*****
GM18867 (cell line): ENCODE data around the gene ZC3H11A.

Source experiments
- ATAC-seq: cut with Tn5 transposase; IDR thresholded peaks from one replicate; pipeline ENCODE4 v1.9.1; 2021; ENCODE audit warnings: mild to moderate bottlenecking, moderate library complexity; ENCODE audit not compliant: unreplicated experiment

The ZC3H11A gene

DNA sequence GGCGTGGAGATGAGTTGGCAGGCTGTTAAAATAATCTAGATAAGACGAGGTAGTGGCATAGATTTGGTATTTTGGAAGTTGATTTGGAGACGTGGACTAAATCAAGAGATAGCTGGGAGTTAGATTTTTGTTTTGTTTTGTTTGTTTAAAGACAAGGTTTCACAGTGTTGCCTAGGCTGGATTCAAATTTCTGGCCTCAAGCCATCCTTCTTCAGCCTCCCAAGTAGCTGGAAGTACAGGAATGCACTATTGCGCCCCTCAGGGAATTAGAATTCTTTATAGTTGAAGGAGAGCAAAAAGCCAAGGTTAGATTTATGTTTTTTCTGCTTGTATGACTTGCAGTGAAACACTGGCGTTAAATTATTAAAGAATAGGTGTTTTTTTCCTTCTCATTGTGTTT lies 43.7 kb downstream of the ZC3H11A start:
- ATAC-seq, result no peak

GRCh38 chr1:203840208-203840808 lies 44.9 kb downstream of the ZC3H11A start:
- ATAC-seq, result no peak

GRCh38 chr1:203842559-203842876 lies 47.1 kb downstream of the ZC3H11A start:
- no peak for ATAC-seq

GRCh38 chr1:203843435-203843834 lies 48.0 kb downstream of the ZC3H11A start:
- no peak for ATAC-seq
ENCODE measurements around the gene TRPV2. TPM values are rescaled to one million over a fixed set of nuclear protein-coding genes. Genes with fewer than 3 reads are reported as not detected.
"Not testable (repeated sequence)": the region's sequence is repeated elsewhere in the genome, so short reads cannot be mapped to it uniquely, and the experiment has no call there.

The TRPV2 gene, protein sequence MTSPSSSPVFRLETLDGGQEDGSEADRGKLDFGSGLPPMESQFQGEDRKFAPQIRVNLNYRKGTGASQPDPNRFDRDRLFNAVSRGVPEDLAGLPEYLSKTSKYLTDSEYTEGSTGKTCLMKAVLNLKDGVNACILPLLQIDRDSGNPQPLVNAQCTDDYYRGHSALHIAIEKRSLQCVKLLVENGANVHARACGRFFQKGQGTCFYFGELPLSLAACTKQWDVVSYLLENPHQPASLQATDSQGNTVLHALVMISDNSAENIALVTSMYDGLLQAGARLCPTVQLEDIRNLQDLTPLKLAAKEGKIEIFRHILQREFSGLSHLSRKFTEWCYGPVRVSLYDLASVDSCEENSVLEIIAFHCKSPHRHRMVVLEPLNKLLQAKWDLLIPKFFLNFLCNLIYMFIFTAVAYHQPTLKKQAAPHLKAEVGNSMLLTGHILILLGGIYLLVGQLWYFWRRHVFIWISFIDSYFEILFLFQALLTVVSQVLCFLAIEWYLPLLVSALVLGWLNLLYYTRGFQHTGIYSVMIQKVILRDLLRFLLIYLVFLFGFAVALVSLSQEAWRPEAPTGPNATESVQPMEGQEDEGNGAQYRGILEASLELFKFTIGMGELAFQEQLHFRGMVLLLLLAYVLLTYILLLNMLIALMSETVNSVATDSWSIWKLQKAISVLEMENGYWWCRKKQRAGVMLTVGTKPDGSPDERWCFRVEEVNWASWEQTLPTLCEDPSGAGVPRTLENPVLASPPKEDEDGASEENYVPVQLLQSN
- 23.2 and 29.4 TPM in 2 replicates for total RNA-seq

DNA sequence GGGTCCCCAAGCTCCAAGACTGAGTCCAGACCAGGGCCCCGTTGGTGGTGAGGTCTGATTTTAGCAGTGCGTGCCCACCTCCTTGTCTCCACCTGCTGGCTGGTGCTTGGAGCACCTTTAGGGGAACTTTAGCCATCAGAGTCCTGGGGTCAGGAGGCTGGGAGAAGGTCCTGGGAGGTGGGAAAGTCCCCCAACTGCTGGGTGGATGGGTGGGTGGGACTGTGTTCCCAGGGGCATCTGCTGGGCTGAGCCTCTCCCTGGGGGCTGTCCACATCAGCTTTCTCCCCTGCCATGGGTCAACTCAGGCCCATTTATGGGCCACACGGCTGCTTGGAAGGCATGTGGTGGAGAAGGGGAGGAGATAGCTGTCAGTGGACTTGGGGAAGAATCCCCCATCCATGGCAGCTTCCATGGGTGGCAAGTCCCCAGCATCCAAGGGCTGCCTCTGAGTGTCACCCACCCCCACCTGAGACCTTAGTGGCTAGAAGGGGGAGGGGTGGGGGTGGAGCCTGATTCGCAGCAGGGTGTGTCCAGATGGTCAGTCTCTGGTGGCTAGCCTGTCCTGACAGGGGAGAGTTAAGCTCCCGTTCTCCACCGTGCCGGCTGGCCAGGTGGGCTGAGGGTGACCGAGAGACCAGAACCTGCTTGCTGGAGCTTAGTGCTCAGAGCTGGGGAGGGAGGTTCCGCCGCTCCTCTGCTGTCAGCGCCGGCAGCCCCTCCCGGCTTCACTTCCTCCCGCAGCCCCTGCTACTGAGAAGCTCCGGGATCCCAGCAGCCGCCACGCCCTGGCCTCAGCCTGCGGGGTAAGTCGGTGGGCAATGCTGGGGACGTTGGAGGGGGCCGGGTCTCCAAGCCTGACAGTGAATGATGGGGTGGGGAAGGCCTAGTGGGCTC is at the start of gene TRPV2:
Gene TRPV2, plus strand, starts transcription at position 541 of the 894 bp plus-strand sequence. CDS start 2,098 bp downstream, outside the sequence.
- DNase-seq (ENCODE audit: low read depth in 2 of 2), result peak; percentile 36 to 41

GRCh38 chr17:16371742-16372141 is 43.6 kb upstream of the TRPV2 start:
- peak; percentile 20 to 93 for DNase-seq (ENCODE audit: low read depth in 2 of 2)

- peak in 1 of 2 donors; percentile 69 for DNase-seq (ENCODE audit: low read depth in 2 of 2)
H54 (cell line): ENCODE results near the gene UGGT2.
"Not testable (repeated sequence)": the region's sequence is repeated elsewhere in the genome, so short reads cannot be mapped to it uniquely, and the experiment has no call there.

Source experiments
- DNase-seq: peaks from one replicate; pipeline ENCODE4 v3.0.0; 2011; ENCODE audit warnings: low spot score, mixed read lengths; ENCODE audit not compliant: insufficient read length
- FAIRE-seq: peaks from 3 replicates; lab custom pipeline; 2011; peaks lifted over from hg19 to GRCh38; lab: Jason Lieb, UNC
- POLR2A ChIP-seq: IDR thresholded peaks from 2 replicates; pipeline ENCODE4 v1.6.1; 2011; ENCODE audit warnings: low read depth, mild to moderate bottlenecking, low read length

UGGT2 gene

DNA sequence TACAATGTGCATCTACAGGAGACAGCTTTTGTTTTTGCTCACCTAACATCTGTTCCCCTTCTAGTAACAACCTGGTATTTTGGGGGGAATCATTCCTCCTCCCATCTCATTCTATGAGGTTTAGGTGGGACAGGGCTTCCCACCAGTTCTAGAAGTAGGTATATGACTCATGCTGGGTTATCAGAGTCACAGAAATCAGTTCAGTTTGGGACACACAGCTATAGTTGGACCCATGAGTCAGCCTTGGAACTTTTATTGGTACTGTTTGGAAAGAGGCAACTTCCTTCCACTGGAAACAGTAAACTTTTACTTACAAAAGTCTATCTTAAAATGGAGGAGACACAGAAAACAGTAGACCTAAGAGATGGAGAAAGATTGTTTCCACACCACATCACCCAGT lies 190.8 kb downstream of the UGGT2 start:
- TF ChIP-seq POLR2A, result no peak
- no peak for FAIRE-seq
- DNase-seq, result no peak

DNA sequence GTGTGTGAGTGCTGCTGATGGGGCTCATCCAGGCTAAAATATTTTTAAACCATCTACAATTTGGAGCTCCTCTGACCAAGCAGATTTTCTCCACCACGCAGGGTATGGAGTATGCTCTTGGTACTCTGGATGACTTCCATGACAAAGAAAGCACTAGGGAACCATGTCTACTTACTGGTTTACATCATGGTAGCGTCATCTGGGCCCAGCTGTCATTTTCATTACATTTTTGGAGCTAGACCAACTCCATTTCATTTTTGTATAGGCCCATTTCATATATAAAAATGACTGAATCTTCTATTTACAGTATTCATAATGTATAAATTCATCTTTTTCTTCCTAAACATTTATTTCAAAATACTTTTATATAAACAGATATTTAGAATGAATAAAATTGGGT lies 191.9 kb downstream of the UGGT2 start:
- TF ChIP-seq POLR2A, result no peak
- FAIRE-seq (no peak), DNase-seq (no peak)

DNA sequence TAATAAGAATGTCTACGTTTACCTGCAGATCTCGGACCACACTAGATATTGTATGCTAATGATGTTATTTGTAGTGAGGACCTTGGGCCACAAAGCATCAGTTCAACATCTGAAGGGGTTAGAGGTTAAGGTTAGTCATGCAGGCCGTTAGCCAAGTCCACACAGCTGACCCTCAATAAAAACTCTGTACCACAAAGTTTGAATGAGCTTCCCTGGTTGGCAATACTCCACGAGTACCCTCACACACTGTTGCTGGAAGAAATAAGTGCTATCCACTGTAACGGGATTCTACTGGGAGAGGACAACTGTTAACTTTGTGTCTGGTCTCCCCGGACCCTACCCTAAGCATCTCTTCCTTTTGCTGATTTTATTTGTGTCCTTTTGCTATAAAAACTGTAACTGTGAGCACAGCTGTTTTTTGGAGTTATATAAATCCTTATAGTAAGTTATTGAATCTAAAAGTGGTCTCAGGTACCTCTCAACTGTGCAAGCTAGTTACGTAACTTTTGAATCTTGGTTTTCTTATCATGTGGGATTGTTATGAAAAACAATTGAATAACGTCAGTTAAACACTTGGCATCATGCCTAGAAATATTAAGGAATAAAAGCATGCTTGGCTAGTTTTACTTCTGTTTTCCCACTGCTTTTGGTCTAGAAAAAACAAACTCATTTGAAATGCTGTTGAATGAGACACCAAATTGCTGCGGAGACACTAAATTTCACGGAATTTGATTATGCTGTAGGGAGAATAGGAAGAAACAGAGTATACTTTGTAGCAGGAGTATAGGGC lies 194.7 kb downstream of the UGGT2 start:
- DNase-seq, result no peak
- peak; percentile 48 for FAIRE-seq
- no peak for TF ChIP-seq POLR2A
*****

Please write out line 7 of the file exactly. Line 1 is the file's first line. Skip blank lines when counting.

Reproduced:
GRCh38 chr1:203840208-203840808 lies 44.9 kb downstream of the ZC3H11A start: